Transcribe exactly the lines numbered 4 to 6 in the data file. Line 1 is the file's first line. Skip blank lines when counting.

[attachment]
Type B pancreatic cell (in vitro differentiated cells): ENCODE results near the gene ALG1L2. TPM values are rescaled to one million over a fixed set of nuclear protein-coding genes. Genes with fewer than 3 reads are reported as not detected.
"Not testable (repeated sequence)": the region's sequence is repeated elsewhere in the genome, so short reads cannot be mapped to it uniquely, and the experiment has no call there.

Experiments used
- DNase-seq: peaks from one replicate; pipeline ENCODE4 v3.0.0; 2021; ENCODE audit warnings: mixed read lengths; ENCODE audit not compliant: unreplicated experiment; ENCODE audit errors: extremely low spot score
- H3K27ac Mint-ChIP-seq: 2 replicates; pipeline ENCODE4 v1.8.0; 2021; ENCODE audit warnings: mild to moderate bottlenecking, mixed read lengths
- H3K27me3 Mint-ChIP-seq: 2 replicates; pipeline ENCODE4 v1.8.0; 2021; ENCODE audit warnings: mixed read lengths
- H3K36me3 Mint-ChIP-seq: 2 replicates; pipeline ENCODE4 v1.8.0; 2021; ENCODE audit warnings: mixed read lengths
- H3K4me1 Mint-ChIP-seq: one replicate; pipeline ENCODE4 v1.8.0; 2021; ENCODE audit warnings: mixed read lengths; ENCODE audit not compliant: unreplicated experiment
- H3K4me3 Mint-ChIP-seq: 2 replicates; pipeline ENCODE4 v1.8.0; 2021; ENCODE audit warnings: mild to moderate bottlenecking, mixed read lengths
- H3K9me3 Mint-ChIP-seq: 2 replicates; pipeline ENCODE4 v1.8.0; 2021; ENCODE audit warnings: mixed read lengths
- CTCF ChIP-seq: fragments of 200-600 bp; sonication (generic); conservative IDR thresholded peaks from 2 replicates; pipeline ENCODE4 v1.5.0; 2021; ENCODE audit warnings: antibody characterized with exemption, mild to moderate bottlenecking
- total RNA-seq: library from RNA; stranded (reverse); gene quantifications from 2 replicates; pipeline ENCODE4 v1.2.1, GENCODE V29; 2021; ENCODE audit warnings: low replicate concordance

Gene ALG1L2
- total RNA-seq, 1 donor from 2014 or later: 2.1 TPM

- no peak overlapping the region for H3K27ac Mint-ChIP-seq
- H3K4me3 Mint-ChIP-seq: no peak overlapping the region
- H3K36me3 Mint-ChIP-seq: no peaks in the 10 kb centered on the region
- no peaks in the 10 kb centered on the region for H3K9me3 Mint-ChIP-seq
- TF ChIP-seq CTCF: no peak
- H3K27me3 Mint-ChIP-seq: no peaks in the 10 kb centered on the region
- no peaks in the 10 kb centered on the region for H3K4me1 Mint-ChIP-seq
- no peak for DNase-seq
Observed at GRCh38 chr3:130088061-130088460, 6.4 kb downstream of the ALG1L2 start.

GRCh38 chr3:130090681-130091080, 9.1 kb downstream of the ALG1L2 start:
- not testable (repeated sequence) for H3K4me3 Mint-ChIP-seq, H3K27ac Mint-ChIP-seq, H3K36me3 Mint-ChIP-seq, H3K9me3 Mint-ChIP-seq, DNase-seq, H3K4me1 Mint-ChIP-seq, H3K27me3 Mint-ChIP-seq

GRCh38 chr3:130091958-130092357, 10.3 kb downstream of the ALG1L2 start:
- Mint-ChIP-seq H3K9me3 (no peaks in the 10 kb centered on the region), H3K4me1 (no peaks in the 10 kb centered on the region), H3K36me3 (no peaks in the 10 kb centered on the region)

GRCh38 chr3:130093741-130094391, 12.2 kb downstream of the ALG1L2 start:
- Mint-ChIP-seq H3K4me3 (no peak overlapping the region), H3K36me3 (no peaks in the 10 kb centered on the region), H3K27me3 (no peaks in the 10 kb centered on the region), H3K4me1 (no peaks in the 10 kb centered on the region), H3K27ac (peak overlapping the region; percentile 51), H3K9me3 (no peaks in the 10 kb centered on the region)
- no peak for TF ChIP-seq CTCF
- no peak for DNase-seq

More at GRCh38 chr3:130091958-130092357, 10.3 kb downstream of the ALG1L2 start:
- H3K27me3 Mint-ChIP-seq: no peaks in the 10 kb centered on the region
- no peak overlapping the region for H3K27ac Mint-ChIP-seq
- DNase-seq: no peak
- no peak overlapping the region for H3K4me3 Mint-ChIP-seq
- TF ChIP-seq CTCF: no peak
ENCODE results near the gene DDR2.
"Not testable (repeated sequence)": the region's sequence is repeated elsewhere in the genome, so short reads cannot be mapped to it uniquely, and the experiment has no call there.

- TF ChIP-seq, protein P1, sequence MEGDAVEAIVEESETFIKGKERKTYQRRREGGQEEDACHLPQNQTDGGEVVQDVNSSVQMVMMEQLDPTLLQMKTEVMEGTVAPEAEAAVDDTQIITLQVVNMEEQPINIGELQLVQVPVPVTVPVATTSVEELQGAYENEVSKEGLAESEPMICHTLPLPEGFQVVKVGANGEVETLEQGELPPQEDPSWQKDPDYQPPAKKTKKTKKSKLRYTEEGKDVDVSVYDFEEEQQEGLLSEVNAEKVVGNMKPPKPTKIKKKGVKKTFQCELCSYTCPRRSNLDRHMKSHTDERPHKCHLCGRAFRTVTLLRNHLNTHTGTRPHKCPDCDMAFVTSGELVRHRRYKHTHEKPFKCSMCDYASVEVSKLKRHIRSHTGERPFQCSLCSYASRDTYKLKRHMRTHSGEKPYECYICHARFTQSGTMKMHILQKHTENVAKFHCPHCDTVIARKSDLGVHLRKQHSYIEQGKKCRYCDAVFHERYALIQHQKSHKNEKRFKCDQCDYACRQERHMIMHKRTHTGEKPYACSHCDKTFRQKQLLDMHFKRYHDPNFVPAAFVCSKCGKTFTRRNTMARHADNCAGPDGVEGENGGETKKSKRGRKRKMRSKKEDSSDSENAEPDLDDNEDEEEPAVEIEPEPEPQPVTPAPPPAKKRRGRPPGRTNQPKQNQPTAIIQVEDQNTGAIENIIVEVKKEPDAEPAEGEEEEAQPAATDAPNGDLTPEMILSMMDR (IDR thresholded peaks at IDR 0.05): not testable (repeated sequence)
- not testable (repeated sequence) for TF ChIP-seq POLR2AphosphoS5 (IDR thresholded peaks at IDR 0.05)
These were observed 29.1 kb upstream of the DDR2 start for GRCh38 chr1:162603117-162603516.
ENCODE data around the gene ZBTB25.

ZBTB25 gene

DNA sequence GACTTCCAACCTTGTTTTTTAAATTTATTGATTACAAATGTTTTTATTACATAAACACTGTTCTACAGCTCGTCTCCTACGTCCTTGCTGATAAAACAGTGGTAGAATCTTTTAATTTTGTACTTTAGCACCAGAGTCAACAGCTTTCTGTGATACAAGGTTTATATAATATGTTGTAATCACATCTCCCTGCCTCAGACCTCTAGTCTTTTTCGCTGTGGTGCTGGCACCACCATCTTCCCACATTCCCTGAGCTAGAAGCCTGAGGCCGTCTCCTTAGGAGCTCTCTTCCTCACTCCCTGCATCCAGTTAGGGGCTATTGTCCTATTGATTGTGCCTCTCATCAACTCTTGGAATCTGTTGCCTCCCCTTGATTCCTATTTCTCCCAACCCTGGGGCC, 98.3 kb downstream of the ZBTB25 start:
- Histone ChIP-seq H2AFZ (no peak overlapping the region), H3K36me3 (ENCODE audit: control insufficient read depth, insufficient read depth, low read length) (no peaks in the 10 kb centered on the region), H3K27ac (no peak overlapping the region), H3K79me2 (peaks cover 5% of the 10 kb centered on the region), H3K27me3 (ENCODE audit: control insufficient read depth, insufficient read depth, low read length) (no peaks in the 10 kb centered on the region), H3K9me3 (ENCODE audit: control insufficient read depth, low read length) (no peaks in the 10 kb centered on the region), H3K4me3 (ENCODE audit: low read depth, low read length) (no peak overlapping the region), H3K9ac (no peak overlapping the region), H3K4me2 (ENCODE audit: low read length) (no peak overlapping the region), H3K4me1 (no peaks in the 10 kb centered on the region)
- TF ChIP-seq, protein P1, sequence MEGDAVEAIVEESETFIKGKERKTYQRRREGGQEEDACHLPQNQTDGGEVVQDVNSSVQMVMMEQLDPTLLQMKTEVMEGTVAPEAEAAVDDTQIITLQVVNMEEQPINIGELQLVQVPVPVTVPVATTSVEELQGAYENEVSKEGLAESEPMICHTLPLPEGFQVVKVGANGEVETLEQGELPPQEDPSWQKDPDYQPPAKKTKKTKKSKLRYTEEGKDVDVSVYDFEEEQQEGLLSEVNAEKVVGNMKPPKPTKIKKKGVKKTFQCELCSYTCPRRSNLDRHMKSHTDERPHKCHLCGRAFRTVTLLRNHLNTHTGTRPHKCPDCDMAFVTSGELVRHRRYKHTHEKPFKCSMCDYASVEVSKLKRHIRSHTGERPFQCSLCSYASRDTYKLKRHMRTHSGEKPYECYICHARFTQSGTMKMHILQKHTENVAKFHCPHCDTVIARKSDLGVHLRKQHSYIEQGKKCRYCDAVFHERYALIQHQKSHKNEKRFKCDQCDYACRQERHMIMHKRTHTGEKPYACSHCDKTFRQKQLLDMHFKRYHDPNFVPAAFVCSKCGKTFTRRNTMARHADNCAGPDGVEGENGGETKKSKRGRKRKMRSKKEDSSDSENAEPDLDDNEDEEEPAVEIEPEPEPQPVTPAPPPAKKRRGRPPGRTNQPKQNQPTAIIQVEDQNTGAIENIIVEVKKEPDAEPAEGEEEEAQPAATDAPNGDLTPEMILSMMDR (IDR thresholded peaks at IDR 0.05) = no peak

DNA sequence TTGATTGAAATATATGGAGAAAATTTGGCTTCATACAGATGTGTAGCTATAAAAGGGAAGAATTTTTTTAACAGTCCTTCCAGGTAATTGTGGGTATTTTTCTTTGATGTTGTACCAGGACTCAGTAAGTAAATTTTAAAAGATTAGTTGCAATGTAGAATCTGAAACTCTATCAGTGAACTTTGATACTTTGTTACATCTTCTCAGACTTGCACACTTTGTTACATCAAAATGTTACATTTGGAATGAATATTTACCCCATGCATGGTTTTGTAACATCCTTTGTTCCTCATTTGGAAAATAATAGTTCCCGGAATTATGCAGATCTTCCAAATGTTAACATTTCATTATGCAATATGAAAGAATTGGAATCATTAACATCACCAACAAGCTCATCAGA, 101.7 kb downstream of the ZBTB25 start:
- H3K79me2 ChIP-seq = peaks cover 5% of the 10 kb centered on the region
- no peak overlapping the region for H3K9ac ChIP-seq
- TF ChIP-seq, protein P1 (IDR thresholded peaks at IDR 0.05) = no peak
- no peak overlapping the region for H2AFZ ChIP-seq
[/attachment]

- DNase-seq: peaks from one replicate; pipeline ENCODE4 v3.0.0; 2021; ENCODE audit warnings: mixed read lengths; ENCODE audit not compliant: unreplicated experiment; ENCODE audit errors: extremely low spot score
- H3K27ac Mint-ChIP-seq: 2 replicates; pipeline ENCODE4 v1.8.0; 2021; ENCODE audit warnings: mild to moderate bottlenecking, mixed read lengths
- H3K27me3 Mint-ChIP-seq: 2 replicates; pipeline ENCODE4 v1.8.0; 2021; ENCODE audit warnings: mixed read lengths